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A darkened Gem Spa illuminated by mostly empty drinks coolers
Last call at Gem Spa.
Gary He/Eater

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The Final Day of Gem Spa, an East Village Icon from a Bygone Era

The corner store has been around since the 1920s, but after a tumultuous year, Gem Spa has closed for good due to the pandemic. Here are photos as the owner clears out.

Parul Patel stood behind the counter at Gem Spa, the nearly 100-year-old East Village corner store on the corner of 2nd Avenue and St. Mark’s Place. Her face mask and gloves were on, but there wasn’t a customer in sight — the store had been closed for weeks. Most of the shelves had been torn off the walls, and what snacks and bottles of soda remained were now mostly strewn on the floor, the result of a quick breakdown after it was announced last Thursday that the store would close permanently. Gem Spa is the latest small business to close in part due to the COVID-19 shutdowns, and it most certainly will not be the last.

“You’re welcome to take footage if you want; it’s not a pretty sight,” said Patel.

Gem Spa has been an East Village institution for decades, heralded as the birthplace of the egg cream and known for being the background to the neighborhood’s punk rock years. But recently, the store ran into financial trouble as a result of losing its cigarette and tobacco license, a major source of revenue. Its lottery license was also suspended because of outstanding debt. Patel came in to clean house and replace her father Ray, who has owned the store since 1986 but is now battling Parkinson’s Disease.

Parul Patel next to a handmade Gem Spa sign

Patel put up a good fight, pivoting to e-cigarettes and launching a streetwear brand emblazoned with the iconic store’s logo, which had also appeared in movies and on album art. “Little by little, it was really going in the right direction,” said Patel. “I’m telling you, if it wasn’t for this pandemic, we were on the verge of explosive growth.”

As Patel prepared to lock up for the last time, Eater spoke with her about what happened, what more could’ve been done to avert closure, and what she sees for the future. Her statements have been edited for clarity.

A mannequin’s head on the ground

“Under normal circumstances, we were barely breaking even. We were on the trajectory, but it was gonna take time. But with half the people on the street or nobody on the street, there’s no chance. It was gonna take about six to 12 months. We have $20,500 for the landlord. Then we have insurance, tax, utilities, water, garbage, all these people want to be paid. So a lot of money. For six months, you’re looking at about 120 grand [to stay afloat].”

A removed soda tap on a counter

“I barely raised $4,000 on GoFundMe [that I launched after the shutdown]. I was very shocked. The amount of people that have told me to do a GoFundMe in the last year, and they told me you could easily raise $100,000. All I could do was $4,000... But the funny thing is, now that we’re closing, now everybody wants to buy in. And they’re like, what can I do, I wish I could give you money. But it’s too late. It’s too late. It’s not enough.”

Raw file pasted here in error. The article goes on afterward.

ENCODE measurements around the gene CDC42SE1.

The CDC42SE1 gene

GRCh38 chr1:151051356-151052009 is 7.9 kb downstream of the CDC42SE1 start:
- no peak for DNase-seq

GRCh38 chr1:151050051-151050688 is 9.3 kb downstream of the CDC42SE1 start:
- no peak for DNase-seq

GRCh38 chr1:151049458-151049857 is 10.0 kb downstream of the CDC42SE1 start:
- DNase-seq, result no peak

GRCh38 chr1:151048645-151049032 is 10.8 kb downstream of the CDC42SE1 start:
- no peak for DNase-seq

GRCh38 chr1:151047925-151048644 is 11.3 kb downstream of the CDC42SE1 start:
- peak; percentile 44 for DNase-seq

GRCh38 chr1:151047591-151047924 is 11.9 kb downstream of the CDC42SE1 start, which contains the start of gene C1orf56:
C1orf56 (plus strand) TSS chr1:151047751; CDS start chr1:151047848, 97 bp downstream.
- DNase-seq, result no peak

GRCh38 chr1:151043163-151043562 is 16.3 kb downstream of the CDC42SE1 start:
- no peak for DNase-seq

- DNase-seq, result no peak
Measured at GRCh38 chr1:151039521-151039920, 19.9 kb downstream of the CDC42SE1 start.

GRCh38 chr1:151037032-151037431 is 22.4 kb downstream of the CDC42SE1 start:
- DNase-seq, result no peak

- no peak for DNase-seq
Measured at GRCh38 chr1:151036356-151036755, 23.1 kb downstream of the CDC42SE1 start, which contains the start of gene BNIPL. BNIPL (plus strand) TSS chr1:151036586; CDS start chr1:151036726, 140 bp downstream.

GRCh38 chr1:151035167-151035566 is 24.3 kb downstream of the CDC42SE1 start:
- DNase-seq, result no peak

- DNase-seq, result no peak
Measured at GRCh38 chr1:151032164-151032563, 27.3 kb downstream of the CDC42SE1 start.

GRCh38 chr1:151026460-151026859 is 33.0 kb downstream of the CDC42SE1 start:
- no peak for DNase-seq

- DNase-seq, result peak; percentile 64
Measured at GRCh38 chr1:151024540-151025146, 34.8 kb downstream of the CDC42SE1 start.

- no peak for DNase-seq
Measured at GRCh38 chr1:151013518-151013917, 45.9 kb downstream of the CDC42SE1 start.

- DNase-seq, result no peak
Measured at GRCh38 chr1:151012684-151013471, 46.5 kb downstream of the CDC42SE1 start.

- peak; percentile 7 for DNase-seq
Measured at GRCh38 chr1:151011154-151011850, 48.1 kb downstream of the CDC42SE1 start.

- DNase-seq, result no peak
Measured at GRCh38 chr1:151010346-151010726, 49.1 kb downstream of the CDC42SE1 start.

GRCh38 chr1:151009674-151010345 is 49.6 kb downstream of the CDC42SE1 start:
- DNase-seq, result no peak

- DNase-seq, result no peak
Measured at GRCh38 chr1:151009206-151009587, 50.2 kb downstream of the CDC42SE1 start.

Soda bottles strewn on the floor

“The city required people to shut down. That’s fine. That’s honorable and the right thing to do. But what they should have done hand-in-hand is freeze rent for us. Freeze mortgage payments until the federal bank supports us. That would have been the right way. It would have been less catastrophic.”

A bottle of u-Bet on a shelf

“Look what they did with the small business grants, they give $10 million to Shake Shack. I knew from the application that this was a hoax, because on the application, they actually had this ridiculous question: If you have less than 500 employees, blah, blah, blah. It’s like, no small business ever has 500 employees. That’s not even a midsize business. That is a large business. So I knew. I was like, ‘okay, this question. That means we’re never gonna see this.’”

Empty hooks with one hook occupied by dietary supplements

“I feel like the government’s going to have to support businesses and help them survive. It’s not going to return for at least six months, and that’s really optimistic. I think it’s more like a year. And I don’t know how many businesses have that staying power.”

Gem Spa with the lights off illuminated by mostly empty drinks coolers

“If you’re not a grocery or you’re not vape [store], you’re not gonna survive, and even vapes are about to go out of business. Look: soda, candy, chips. Health wise, people stopped eating this stuff. Whatever they’re ordering, they’re ordering on Amazon and get delivered to their door. It’s cheaper. New Yorkers want convenience, and they want to save money... The people who live here, they love us, but they’re not going to walk five blocks to come and buy their cigarettes here, or their soda. They’re not even going to walk one block if there’s a guy in the middle. That’s just how New York is. ”

Patel rolling down the gate for the last time

“The neighborhood that appreciates old New York is not here. This neighborhood is all young professionals. They want everything beautiful. They want everything new.”

A hand locking the gate at Gem Spa for the last time

“I was running it with my heart. And I did not want to let go of my baby, because it was my dad’s baby and it became my baby.”

Gem Spa exterior with East Village visible in the background

Gem Spa

131 2nd Ave, New York, NY 10003 (212) 995-1866

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